Rachel Wahba

Antisemitism, Then and Now


As a child in seventh grade at a Catholic  International school in Japan, I was told in no uncertain terms that Hitler would go to heaven but my Jewish soul was eternally damned. I was routinely scolded by the nuns about how stubborn we Jews were for not quitting Judaism.

When the Jew Saul of Tarsus fell off his horse and had a seizure of faith and replaced Judaism with Christianity, he expected Jews to move on and get with his program.

The original Christians were Jews. When Saul/ Saint Paul founded the enlightened form of Judaism (Christianity) he expected that Jews, all Jews, evolve into New Jews,/Christians.

There was no room for Jews to keep their traditions and remain Jewish. How dare we refuse to move on, let go and refuse his invitation to disappear?

This is the refrain I grew up with in Catholic schools, and see repackaged today devoid of the “religious” aspect.

The school I went to is now long gone, but the refrain to quit being a Jew  continues in  its new incarnation.  Quit Jerusalem. Quit Israel.

I have been fighting to stay true to myself since elementary school.  I began answering back in Third grade. My favorite teacher, Mother Joan of Arc (true it was her name, Mother Joan with the liquid big brown eyes like mine). She took my hand in mine one afternoon to study the huge Crucifix in he hall,  Jesus in his Crown of Thorns,  “king of the Jews” plastered across  his forehead.

“He was a Jew, just like you.” she said

“But if He was a Jew then why must convert?”

I spent many years being told I and my people killed Christ. There was no punishment big enough to fit the crime.

And then one day we were assigned an oral book report for our Seventh grade history class. Mother Roberts was not Mother Joan, but she was not cruel as some of the others.

In the dusty hole in the wall second hand bookshop at Sannomiya Station, owned by an old (he must have been forty), Japanese man with kind eyes, who saved American comic books for me, a paperback caught my eye.  I was searching for a “history” subject to report on.

I had heard adults talk about the Holocaust, I knew the families who had “lost all their family, lost everything” in Germany. I knew about the Farhud in detail because my mother and grandmother were traumatized by the Baghdad pogrom, and most of the Jewish community in our synagogue in Kobe were stateless Mizrahi Jews from Arab lands.  I listened to adults talk about the Holocaust. I  knew something terrible happened to the Gottliebs and the Melsons, just no details. They were Survivors and it was still too raw.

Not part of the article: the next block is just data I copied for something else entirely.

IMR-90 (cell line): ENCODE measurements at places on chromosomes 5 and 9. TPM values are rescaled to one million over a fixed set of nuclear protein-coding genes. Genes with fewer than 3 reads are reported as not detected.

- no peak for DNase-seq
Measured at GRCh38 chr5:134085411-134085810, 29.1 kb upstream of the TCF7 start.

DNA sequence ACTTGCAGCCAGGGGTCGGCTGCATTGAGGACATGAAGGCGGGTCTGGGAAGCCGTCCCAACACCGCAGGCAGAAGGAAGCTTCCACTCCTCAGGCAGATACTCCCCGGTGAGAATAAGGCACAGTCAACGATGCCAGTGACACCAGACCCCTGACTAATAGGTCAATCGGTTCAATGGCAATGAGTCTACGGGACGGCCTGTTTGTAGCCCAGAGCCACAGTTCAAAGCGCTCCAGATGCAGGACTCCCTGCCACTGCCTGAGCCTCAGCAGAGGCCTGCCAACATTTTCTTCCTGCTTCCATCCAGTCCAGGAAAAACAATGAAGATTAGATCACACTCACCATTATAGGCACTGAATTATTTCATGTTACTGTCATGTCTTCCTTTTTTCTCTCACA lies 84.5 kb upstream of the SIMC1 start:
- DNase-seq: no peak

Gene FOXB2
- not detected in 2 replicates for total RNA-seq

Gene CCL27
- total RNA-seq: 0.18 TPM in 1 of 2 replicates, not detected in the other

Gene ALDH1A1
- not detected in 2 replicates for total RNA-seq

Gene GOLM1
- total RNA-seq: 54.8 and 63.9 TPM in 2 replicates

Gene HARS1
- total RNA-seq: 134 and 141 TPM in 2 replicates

This book had details. Pictures of Jewish bodies made into soap and lampshades. Skin and bones and torture and ovens. The ultimate horrors of the death camps.

 I thought I finally had a way to combat the prejudice- everyone would see what hate against Jews could and did lead to.

I  got in front of the class and gave my report. Most of the class was not aware of the Holocaust. I was sure  this information  would change minds and hearts. It would raise consciousness. I had the book in my hand. I gave my book report.

When I was done, a classmate shot her hand up as I was walking back to my seat. “My father said Hitler built good roads for Germany.”

My heart sank as my confidence eroded when I heard  Mother Robert answer.  “Yes, Hitler did build good roads for Germany.”

Another hand shot up, “What happened to Hitler, would he go to Hell for killing so many Jews?”

“What if he repented before he died?” a beloved classmate studying to convert, asked.

We were all obsessed with Purgatory, a place to burn off our sins and then go off to Heaven where we belonged,

”Hitler was a baptized Catholic,” Mother Robert explained, “… if at the last moment before his death, he truly repented, sincerely repented, he would eventually (after doing time in Purgatory) go to Heaven.”

The silence was deafening. I the Jew, could never make it to heaven, but Hitler…

Shaken, I heard our teacher explain in depth how Jews will forever be persecuted until we “accept Jesus Christ as our Lord and Savior.”

That was then, Christianity is no longer trending.

Today we are assaulted by international campaigns to delegitimize Israel. The old poison I grew up with has morphed into anti-Zionism.

Antisemitism is a very pervasive illness, addiction, an easy “fix”. All that has been changed is what we call it. Today antisemitism parades as anti-Zionism.

Progressives who are Zionists are having a hard time belonging in the Left.

Otherwise intelligent people don’t care that most countries in the Middle East and North Africa were able to do what Hitler could not, that these countries are today virtually Jew-free. Apologists claim we Mizrahim, just “left” – pauperized and stripped of our possessions and ancient communities – that we were stupidly conned by European Zionists.

Jewish groups like JVP are anti-Zionist apologists for antisemitism — The nuns’ old wine  repackaged in shiny bottles too many fail to recognize for what it is.

The BDS camp is the new Catholic Church. Alice Walker, an author I once admired   threatens young artists with “losing their soul” if they perform in Israel.

How different is all this from what the nuns taught me?

About the Author
Rachel Wahba is a San Francisco Bay Area based writer, psychotherapist and the co-founder of Olivia Travel. An Egyptian-Iraqi Jew, Rachel was born in India and grew up stateless in Japan. The many dimensions of her exile and displacement are a constant theme in her professional work as well as her activism as an advisory board member for JIMENA (Jews Indigenous to the Middle East and North Africa).
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